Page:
Comparison of newborn circumcision: Mogen vs. Gomco vs. Plastibell
Zhong, Wayne Weijie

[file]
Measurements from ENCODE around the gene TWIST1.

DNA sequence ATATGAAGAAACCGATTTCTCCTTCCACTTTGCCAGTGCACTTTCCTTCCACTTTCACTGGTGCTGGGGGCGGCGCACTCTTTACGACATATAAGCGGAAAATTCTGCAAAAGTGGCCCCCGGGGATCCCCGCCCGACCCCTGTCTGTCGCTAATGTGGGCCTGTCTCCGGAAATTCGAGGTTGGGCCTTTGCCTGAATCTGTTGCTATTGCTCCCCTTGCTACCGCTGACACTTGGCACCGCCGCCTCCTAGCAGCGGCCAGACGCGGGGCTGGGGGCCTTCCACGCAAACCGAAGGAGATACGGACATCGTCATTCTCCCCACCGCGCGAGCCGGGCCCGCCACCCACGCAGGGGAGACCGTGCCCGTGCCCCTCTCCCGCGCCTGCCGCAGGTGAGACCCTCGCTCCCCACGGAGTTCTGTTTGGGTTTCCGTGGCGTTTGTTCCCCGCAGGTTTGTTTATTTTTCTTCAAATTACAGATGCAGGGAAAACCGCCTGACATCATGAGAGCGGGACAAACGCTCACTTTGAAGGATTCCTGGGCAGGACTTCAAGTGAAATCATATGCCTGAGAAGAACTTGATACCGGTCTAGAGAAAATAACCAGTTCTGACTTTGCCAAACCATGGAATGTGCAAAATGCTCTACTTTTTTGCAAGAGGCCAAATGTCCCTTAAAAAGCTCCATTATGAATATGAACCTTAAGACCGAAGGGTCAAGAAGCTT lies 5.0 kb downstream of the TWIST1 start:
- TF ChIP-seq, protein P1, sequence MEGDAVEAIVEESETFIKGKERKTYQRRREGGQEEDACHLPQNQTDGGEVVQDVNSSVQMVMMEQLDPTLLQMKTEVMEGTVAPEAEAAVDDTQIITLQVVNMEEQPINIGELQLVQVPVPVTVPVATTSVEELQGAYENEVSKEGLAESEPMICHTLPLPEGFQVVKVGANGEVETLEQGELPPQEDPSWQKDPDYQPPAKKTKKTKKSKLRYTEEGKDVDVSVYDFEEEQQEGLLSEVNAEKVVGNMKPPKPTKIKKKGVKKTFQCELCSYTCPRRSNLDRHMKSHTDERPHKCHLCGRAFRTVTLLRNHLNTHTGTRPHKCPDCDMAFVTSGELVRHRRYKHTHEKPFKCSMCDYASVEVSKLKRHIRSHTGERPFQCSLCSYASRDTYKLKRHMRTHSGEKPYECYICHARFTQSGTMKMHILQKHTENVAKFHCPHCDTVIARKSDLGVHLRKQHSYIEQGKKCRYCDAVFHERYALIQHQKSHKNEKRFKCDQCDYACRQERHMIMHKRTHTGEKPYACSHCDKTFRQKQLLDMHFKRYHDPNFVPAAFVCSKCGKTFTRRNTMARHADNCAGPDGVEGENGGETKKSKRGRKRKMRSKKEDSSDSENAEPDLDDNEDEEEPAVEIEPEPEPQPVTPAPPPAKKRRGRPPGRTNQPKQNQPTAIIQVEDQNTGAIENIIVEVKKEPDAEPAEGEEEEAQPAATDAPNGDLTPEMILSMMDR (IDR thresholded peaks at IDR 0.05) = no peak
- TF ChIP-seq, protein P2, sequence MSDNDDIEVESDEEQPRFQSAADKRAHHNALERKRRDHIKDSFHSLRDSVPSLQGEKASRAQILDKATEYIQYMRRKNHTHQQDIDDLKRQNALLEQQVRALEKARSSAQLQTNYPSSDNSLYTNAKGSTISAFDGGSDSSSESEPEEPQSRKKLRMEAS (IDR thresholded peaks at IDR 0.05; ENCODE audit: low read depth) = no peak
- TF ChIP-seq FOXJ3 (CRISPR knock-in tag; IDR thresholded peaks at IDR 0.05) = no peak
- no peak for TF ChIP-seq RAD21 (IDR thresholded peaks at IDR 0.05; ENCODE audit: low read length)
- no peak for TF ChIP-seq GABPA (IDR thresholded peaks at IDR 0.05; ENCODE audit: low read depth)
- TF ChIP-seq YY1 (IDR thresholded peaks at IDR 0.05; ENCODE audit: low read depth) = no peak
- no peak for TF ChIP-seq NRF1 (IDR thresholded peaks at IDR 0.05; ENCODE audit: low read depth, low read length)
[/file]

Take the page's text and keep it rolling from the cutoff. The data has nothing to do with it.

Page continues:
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Circumcision of infant males has been a medical procedure that has been performed for thousands of years. Over the centuries, there have been multiple techniques that have made the procedure more efficient, safer, less painful, and easier to perform. The three techniques that were the most common and preferred were the Mogen, Gomco, and Plastibell techniques [Bailey, 2017]. This literary thesis is a retrospective study that looks to previously published papers to determine the preferred circumcision method. This analysis is not in support or in opposition to the topic of circumcision, but rather to promote a uniform understanding of the various techniques. The benefit of such standardization will provide uniform training for providers, better care for patients, and minimized risk of complications. In this analysis, the Gomco, Mogen, and Plastibell methods are compared in terms of safety, pain, and provider preference. A randomized control trial determined that the Mogen clamp is associated with less pain and discomfort, and is safer, faster, and preferred by surgeons [Sinkey 2015]. Surveys from various providers show that Mogen clamp was the preferred method for circumcision, stating that it has many benefits: the instrument has only one piece, one size can be used for all patients, and it can be reused [Abdulwahab 2013]. Additionally, the Mogen clamp took the least amount of time to complete and required the fewest number of procedures for the providers to develop competency [Abdulwahab 2013, Bailey 2019] The Mogen clamp was associated with the least amount of pain in a study analyzing the physiological response of a newborn. The study showed that the Mogen clamp had the lowest absolute and percentage change of cortisol levels [Sinkey 2015]. Kurtis et al reported that neonates in the Mogen group, regardless of anesthesia type, had less physiological changes such as heart rate and respiratory rate. However, despite Mogen having a faster procedure time and a lower change in cortisol levels between pre and postoperative groups, there was no difference in CRIES scores between circumcision groups [Sinkey 2015]. Of the three devices Mogen appears to be the best choice for circumcisions. However, additional research is needed to find or devise a new device to address shortcomings of current methods.